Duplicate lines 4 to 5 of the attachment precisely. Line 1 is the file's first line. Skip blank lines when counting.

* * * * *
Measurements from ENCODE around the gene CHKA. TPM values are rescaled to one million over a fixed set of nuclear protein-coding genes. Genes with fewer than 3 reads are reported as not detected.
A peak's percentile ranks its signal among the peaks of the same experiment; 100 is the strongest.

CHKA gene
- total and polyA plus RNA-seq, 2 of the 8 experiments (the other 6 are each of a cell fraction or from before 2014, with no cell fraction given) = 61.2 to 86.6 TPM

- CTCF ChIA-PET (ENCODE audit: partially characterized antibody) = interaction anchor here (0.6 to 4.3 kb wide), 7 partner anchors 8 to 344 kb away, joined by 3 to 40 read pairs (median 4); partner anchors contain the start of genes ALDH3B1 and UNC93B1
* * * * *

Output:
- total and polyA plus RNA-seq, 2 of the 8 experiments (the other 6 are each of a cell fraction or from before 2014, with no cell fraction given) = 61.2 to 86.6 TPM

- CTCF ChIA-PET (ENCODE audit: partially characterized antibody) = interaction anchor here (0.6 to 4.3 kb wide), 7 partner anchors 8 to 344 kb away, joined by 3 to 40 read pairs (median 4); partner anchors contain the start of genes ALDH3B1 and UNC93B1